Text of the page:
Live music and an Italian market in keeping with the Italian theme will be featured on the Mission lawn throughout the three-day event. In the Mission Church, a free Sunday evening concert from 6 p.m. to 7 p.m. will feature the Adelfos Ensemble. According to Children’s Creative Project President Phil Morreale, this year’s market will include lemon-rosemary roasted chicken, pasta, pizza, Italian sausage sandwiches, gelati, coffees and other authentic Italian cuisine. Self-guided tours of the Old Mission will also be available from 9 a.m. to 5 p.m.

I Madonnari is produced by and benefits the Children’s Creative Project. The organization is the first to create a festival in North America featuring the public art form of street painting. After traveling to a street painting competition in Italy, Koury created the concept of sponsored street painting squares as a fundraiser and produced the first event in 1987.

The I Madonnari Festival was one of a yearlong series of events that celebrated the Santa Barbara Mission’s bicentennial. Father Virgil Cordano and the Mission’s bicentennial committee members worked with Koury to include the street painting festival in Mission’s celebration. From this time, the festival has continued to grow and now is being replicated in dozens of other cities throughout the United States.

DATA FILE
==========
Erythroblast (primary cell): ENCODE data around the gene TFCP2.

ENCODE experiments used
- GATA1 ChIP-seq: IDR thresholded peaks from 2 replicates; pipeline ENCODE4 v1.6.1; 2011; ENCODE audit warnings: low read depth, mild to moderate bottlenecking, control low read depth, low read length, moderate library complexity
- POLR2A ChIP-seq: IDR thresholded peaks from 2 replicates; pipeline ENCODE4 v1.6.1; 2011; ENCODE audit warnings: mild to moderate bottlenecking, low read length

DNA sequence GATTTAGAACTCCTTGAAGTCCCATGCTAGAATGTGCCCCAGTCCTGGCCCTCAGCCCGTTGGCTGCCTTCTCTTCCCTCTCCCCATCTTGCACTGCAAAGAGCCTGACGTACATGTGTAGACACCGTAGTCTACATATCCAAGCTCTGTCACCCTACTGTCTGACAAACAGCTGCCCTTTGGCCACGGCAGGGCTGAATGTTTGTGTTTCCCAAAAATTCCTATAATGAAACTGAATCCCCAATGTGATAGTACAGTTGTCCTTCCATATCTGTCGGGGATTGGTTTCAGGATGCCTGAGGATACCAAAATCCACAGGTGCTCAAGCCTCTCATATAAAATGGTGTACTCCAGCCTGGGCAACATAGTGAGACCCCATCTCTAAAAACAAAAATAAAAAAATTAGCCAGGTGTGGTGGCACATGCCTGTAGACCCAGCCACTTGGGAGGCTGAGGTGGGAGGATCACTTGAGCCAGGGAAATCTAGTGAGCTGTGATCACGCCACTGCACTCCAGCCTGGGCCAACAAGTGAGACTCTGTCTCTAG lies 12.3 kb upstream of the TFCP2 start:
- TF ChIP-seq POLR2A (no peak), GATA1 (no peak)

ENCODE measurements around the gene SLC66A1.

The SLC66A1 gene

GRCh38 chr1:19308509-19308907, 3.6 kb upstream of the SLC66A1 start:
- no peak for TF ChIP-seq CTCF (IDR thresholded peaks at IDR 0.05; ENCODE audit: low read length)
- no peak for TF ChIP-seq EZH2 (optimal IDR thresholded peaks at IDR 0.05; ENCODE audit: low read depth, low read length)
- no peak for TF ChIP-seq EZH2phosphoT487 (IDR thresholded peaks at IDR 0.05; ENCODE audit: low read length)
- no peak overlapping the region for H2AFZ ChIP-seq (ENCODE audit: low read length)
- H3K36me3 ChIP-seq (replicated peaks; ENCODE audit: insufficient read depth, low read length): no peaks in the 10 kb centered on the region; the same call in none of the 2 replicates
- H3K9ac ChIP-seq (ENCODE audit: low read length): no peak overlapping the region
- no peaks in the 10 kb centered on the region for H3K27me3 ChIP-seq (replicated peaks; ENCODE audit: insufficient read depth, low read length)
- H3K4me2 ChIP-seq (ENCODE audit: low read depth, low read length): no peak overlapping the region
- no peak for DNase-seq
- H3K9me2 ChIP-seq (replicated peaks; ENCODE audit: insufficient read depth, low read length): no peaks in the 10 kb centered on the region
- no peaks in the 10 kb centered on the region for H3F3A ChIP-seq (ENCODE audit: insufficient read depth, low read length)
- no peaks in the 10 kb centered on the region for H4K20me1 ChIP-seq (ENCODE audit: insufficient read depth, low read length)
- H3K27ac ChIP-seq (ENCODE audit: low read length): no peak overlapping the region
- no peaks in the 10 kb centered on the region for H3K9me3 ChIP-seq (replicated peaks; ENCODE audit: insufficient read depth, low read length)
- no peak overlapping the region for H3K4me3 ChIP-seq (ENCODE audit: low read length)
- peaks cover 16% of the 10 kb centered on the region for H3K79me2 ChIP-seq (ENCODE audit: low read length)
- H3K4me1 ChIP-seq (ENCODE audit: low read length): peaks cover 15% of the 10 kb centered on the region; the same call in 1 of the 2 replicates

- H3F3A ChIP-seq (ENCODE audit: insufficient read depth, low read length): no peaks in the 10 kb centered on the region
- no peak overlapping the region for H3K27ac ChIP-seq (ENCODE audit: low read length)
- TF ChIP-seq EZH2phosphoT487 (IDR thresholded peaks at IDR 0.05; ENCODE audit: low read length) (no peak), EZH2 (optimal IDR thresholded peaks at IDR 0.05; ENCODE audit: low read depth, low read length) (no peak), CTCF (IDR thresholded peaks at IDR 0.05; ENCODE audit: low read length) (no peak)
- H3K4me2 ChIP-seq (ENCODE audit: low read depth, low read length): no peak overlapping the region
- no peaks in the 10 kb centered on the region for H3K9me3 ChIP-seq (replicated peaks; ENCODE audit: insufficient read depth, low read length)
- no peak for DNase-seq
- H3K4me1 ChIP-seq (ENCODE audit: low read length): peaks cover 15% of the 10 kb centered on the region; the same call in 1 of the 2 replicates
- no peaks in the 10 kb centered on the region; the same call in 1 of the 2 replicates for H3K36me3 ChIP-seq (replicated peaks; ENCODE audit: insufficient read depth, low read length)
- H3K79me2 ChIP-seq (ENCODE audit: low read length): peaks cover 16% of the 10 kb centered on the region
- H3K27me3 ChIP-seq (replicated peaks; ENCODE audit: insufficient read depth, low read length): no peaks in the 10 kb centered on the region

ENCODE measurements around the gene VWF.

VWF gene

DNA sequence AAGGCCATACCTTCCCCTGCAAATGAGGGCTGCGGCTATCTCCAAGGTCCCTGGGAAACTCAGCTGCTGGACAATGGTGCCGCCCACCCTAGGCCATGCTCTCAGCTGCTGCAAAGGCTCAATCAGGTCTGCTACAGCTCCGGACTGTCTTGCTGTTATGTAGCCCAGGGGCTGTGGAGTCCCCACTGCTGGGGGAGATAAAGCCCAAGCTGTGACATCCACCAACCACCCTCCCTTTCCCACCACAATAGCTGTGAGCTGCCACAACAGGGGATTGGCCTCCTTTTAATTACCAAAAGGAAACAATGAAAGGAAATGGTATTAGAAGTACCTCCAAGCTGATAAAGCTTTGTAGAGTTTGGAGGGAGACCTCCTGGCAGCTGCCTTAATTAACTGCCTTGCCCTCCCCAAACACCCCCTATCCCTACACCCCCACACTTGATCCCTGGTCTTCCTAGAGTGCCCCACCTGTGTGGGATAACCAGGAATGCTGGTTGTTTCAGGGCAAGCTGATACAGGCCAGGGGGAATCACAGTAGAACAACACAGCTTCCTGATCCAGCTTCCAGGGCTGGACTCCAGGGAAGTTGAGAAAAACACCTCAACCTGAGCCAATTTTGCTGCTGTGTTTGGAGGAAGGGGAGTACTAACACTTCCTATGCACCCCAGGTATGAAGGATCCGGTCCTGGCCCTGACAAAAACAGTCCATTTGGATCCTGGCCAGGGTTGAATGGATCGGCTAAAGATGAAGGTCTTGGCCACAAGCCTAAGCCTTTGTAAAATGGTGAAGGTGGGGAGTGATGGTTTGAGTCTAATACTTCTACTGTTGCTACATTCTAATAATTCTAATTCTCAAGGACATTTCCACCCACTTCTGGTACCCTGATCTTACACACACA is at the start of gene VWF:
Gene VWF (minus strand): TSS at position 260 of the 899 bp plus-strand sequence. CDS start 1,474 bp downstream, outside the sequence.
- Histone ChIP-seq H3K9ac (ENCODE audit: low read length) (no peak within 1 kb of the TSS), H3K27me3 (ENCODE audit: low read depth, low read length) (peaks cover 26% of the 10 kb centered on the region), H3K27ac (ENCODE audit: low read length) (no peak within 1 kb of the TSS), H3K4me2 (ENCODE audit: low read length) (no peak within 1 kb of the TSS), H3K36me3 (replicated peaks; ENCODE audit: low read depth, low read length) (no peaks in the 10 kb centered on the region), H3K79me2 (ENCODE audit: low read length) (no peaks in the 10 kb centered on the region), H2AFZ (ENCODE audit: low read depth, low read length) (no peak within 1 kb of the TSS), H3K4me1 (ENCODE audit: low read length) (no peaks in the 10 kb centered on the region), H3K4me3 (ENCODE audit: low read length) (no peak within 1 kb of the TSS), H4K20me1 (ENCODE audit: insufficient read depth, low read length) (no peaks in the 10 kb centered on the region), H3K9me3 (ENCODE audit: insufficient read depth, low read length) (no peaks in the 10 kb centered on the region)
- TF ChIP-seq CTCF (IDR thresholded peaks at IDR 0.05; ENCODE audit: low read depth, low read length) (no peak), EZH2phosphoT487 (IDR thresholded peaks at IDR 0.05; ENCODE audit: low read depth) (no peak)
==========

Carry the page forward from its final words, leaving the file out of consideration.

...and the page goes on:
Since 1992, the Children’s Creative Project has produced a second festival in San Luis Obispo to raise funds for CCP arts education programs in its county. This year’s festival will take place Sept. 12 and 13 at the downtown San Luis Obispo Mission Plaza. Since 2002, the San Luis Obispo festival has been presented in collaboration with the American Institute of Architects California Central Coast Chapter.

Street painting, using chalk as the medium, is an Italian tradition that perhaps began during the 16th century. Called “Madonnari” because of their practice of reproducing the image of the Madonna (Our Lady), the early Italian street painters were vagabonds who would arrive in small towns and villages for Catholic religious festivals and transform the streets and public squares into temporary galleries for their ephemeral works of art. With the first rains of the season, their paintings would be gone. Today, the tradition lives on in the village of Grazie di Curtatone, Italy where the annual International Street Painting Competition is held in mid-August in the piazza of the Catholic Sanctuary.

This year 60,000 children at 150 school sites have viewed more than 900 performances presented by 50 touring companies sponsored in the Children’s Creative Project’s arts catalog. To support this program, festival proceeds also provide every county public school with a $200 arts credit to subsidize in part touring company performance fees.

For more information about the Children’s Creative Project, I Madonnari, visit

Tracey Beauchamp works in communications in the Santa Barbara County Education Office